What Are "Virtual Second Opinions"?

by Jane Ashley

We’ve all been told the value of a second opinion. Even in “normal” circumstances, it seems like a rather daunting task to get a second opinion. There is usually expensive travel involved along with hotel and meal expenses. Plus, the copays involved and the logistics of getting our medical records sent to the facility where we’re getting our second opinion. Yet, we know, deep down within us, that a second opinion could save our lives.

Should I Get A Second Opinion

Amid the COVID-19 pandemic, how can we get a second opinion?

Many NCI-designated cancer centers offer a virtual online second opinion. NCI-designated means that the National Cancer Institute recognizes these institutions as providing cutting-edge cancer care. Currently, there are 71 centers located in 36 states with this designation.

You may be newly-diagnosed and want a second opinion before commencing treatment. You may be in treatment and not feel comfortable with your current treatment team. A second opinion helps patients find peace of mind. Cancer treatment requires a lot of trust on the part of the patient — we’re asked to submit ourselves to scary procedures and medications that have serious side effects. We need the reassurance that what’s being proposed or being done is the best possible way to treat our cancer.

The COVID-19 pandemic forces us to consider an option that we may not have known about — a virtual online second opinion (sometimes called a remote opinion).

What is a virtual online second opinion, and how does it work?

Patient’s medical records, including lab reports, mutation/genetic reports, and imaging reports are sent to the new facility. The facility where you will get your second opinion contracts with a third party company/health advisor that specializes in gathering necessary documents for remote second opinions.

Virtual Second Opinion

The patient usually submits questions similar to these:

What are my treatment options and their risks and benefits?
• Are there additional tests or imaging that I need?
• How will a suggested new treatment impact my quality of life?
• How likely would a new treatment lead to a better outcome?

Patients have many choices of institutions when they seek an online second opinion. Choose a facility that has extensive experience in your particular kind of cancer. This is especially important for patients who have a rare cancer type or genetic mutation. Choices include Baylor-Scott, Cleveland Clinic, City of Hope, Dana-Farber, Emory, Johns-Hopkins, Massachusetts General, Mayo, Memorial Sloan Kettering, Seattle Cancer Care Alliance, University of Colorado, and UCLA.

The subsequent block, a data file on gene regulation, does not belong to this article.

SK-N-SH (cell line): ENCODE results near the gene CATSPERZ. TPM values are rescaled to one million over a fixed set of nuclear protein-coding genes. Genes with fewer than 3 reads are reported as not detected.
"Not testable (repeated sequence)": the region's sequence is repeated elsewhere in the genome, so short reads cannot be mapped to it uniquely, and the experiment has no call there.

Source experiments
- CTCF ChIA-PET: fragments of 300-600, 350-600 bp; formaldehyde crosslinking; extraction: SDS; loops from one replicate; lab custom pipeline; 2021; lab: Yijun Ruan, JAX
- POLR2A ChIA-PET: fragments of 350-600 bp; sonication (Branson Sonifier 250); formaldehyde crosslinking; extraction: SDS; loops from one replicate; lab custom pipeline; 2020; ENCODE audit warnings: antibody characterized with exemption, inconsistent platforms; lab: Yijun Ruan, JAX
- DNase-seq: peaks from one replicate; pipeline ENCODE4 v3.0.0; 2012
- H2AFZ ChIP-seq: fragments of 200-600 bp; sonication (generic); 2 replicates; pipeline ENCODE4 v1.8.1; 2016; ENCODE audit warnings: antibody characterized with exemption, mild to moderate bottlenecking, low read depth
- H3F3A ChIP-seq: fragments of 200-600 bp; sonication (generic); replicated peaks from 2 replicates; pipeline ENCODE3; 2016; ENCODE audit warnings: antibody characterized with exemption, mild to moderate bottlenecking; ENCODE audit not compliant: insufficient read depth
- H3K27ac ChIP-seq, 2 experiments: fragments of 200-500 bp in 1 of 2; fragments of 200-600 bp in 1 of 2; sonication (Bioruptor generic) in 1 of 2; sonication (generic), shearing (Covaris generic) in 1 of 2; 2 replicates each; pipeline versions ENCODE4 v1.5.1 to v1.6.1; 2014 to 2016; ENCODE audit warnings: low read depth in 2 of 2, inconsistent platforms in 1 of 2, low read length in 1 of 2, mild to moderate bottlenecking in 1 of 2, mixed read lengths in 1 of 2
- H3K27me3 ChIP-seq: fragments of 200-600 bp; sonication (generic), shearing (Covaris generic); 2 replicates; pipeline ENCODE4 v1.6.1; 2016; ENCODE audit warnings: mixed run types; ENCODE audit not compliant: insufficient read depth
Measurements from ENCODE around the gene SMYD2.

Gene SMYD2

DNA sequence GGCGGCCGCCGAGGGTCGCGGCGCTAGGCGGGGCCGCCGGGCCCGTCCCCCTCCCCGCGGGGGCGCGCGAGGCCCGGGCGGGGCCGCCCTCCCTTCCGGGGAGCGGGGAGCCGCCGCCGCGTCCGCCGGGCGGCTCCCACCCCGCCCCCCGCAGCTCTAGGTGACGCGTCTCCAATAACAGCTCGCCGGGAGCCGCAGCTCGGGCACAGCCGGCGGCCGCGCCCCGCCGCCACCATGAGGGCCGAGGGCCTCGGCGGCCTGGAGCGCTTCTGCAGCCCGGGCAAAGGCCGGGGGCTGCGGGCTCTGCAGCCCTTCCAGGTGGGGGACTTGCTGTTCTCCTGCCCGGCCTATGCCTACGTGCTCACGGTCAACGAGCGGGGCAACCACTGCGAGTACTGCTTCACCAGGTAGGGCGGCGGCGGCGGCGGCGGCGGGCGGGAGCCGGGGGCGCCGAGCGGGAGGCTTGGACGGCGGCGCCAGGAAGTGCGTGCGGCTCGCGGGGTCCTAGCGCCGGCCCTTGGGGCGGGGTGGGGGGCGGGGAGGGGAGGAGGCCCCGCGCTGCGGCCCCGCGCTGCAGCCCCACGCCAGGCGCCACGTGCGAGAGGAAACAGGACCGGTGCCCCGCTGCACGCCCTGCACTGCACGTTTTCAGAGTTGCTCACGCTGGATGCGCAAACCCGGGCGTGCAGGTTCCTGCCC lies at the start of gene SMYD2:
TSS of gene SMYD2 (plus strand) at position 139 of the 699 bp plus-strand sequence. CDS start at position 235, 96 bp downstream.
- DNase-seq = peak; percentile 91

A remote second opinion is especially important for patients who live in rural areas or states where there is not an NCI-designed cancer center.
Once your medical records are received, specialists review your records and questions. They will confirm your diagnosis and provide a treatment plan. You may receive these recommendations via email or phone/video chat. Your second opinion may confirm the treatment recommended by your local oncology team or a different treatment plan will be recommended. Armed with a second opinion, a patient can talk to their oncologist about adjusting/changing their treatment plan and the pros and cons.

Copy Of Scans

Second opinion results are usually available in 10-to-14 days.

How much does a remote second opinion cost? Will my insurance cover it?

The cost usually ranges from $700 to $800 but can be as expensive as $2,000 for an online second opinion from Dana-Farber Cancer Institute.
Unfortunately, remote second opinions are usually not covered by private insurance, Medicare, or Medicaid. However, if you have a Health Savings Account (HSA) or Flexible Spending Account (FSA), you can use those funds to cover the cost. All facilities also accept credit cards.
However, considering that in-person second opinions are not generally possible during the COVID-19 pandemic because of travel restrictions and the risk to the patient, patients should call their insurance carrier and ask if they will cover the cost of a remote second opinion. You have nothing to lose.

The fee covers the cost of acquiring all of your documents. Several companies specialize in securing all necessary documents, test results, and imaging scans so that the patient or their family is not stressed or worried about how to secure the necessary medical records.

Considering the cost of travel and lodging plus meals, securing a second opinion in person is likely to be just as expensive – even though your insurance would cover the medical portion of an in-person second opinion.

Peace Of Mind

What if I can’t afford a remote second opinion?

Many patients can’t afford a virtual/remote second opinion. Some patients are physically unable to travel for an in-person second opinion. But don’t let the inability to obtain a second opinion deter you from finding peace of mind that you are getting the recommended treatment.

Patients can download the National Comprehensive Cancer Network (NCCN.org) treatment guidelines at no cost. The NCCN is a network of 31 top cancer treatment centers in the U.S. who share, at no cost, the most effective treatments for virtually every kind of cancer – treatment recommendations are provided for each stage and common genetic mutations within your cancer type. You can download this detailed guideline to ensure that you are getting the recommended care. No one walks alone in this journey.

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